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The atmospheric pressure on the Martian surface averages 600 pascals (0.087 psi), about 0.6% of Earth's mean sea level pressure.

There is a lot of frozen ice on mars, but it can't melt, because of the low air pressure, it sublimates to steam if it's warm enough. But what air pressure is needed, to have 4°C fluid water on it's surface?

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    $\begingroup$ Thiss smells like homework. Have you tried looking at a phase diagram for water? $\endgroup$ – Sean Jan 6 '15 at 14:21
  • $\begingroup$ This isn't homework. I watched a documentary about Mars, and I'm curious, if it could have oceans, or not $\endgroup$ – Iter Ator Jan 6 '15 at 14:26
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    $\begingroup$ What @Sean means is that it is similar to a homework-like exercise. You are essentially asking us to do the math for you; to solve a problem for you. When what you should be asking is how such a problem could be solved by you; what the tools are to figure this out and what the physics behind them are $\endgroup$ – Jim Jan 6 '15 at 14:30
  • $\begingroup$ Sorry for that type of question. I haven't heard about triple point yet, so that is, what I was looking for. And now I can do the math, or look at the diagram $\endgroup$ – Iter Ator Jan 6 '15 at 14:42
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The triple point of water is at 611.73 Pa and 273.16 K (0.01 °C), so it's actually very close. There can be liquid water in the lowest laying regions, especially if it comes as brine, but it won't last long and the temperature has to be just right.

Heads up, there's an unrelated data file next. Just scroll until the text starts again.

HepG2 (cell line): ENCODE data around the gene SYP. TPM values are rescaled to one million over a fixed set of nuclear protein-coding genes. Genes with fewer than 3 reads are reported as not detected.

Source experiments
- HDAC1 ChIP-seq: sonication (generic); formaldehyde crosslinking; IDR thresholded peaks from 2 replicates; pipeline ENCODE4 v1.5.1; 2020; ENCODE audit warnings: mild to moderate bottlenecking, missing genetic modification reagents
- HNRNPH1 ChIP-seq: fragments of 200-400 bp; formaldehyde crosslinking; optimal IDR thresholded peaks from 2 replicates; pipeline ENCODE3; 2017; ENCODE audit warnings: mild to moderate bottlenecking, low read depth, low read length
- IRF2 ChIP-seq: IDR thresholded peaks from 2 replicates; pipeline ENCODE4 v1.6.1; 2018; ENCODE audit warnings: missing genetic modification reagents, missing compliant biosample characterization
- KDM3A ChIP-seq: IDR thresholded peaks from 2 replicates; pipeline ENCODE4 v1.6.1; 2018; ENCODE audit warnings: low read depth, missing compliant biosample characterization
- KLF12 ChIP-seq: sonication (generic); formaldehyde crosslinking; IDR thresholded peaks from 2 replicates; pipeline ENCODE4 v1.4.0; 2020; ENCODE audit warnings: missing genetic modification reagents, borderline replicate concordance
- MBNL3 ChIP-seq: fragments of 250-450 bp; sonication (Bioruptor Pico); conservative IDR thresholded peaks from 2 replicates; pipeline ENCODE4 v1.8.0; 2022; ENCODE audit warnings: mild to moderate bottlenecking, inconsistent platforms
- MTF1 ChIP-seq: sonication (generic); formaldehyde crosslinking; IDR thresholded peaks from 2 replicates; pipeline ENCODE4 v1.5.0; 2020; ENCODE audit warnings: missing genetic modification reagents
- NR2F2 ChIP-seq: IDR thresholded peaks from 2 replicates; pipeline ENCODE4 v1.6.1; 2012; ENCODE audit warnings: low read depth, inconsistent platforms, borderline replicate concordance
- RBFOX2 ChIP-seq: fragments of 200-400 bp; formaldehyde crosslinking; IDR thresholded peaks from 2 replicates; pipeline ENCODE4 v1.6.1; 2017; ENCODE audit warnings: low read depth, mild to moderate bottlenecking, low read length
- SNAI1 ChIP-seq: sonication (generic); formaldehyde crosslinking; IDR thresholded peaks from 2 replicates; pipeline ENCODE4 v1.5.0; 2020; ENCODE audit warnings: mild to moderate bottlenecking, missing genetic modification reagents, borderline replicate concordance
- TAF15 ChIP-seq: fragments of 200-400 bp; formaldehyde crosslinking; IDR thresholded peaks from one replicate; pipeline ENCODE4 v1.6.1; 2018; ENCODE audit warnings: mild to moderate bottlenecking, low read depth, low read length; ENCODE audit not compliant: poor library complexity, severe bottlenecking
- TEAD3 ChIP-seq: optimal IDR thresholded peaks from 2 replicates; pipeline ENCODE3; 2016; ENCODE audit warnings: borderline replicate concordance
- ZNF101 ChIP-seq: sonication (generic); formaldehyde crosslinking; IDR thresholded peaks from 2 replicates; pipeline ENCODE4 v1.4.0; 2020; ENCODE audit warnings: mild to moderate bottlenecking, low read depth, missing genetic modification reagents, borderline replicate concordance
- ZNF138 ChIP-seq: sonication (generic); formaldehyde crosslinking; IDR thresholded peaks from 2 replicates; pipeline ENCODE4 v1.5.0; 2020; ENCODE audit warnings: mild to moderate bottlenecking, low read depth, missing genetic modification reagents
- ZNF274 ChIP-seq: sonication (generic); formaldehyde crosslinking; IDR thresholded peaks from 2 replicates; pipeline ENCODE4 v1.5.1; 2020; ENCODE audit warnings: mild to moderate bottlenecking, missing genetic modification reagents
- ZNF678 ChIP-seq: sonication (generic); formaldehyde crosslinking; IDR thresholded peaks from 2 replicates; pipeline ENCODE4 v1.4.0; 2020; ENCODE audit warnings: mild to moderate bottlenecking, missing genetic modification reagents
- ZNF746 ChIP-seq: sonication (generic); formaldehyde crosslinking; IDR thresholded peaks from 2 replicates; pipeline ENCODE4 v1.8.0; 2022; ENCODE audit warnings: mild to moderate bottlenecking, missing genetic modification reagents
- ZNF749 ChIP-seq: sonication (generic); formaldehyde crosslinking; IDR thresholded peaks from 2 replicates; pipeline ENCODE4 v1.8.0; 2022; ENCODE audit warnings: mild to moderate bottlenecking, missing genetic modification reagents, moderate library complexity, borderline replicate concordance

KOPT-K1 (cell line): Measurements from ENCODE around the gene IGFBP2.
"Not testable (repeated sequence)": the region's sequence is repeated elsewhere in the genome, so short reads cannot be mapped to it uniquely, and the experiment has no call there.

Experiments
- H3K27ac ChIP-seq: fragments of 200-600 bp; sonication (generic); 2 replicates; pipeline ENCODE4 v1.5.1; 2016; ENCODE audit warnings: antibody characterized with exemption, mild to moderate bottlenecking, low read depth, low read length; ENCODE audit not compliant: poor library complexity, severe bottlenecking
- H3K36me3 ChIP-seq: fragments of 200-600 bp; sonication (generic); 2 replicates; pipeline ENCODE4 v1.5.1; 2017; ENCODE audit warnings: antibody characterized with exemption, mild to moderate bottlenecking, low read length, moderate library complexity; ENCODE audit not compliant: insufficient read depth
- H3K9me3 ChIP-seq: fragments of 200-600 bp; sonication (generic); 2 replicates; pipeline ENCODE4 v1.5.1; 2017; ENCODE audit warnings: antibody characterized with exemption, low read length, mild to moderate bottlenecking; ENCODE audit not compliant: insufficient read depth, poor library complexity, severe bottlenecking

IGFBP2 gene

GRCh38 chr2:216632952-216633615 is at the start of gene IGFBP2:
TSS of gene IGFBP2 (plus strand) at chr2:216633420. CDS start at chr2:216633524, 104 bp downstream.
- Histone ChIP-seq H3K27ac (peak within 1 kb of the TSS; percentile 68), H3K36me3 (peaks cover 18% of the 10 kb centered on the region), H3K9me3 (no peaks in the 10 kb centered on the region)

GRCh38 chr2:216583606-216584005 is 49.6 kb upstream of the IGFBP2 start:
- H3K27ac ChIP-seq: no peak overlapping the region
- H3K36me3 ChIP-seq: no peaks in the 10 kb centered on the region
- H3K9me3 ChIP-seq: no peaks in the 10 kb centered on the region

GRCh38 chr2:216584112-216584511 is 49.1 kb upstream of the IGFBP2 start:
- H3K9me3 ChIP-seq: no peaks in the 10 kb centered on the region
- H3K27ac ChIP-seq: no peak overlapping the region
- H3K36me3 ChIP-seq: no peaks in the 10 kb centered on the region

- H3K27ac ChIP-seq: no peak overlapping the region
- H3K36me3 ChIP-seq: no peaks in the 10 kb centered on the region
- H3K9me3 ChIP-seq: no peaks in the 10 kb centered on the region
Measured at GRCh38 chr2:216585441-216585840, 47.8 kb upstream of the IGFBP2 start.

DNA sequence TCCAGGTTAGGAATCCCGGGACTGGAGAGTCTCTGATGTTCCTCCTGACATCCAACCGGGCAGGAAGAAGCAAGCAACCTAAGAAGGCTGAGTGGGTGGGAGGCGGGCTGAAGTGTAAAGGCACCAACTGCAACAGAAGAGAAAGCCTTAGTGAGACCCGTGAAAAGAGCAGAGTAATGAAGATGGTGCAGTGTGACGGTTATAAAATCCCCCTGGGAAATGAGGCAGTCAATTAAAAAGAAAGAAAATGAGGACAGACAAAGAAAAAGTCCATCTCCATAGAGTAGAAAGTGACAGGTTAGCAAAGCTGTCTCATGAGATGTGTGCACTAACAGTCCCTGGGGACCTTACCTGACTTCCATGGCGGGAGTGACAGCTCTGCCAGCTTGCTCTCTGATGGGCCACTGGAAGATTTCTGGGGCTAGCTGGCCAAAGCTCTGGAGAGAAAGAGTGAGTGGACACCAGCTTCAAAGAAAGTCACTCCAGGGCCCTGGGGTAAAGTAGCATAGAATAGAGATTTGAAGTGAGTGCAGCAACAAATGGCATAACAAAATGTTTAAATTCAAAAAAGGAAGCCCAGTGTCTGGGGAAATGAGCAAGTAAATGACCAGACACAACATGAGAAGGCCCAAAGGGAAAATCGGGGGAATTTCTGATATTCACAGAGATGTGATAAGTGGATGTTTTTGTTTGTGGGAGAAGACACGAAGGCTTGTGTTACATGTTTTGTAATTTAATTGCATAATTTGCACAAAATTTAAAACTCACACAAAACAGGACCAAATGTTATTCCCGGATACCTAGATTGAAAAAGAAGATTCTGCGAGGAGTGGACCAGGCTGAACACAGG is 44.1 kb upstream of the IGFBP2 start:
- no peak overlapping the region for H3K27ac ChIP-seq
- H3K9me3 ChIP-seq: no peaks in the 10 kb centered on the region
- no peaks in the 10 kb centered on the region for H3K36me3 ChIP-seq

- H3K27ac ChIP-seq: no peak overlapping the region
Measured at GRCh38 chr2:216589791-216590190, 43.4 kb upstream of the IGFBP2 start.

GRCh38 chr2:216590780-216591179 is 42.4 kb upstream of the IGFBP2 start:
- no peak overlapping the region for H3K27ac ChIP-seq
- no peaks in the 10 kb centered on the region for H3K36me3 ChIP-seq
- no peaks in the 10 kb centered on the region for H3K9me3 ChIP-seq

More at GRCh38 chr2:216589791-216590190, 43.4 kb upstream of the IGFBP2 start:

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Here is the phase diagram for water from Wikipedia: enter image description here

The average Martian surface temperature is 218K. From the diagram, you can see that at that temperature, there cannot be liquid water, however, you specified 277.15K. From the Clausius-Clapeyron relation, the required pressure for liquid water to form at 277.15K is 812.7 Pa. Given that the pressure on Mars ranges from 30 Pa to 1155 Pa (on Olympus Mons and in the Hellas Planitia respectively), and that the temperature on Mars can get as high as 300K in the summer, it is certainly possible to have liquid water on Mars temporarily at certain times of the Martian year.

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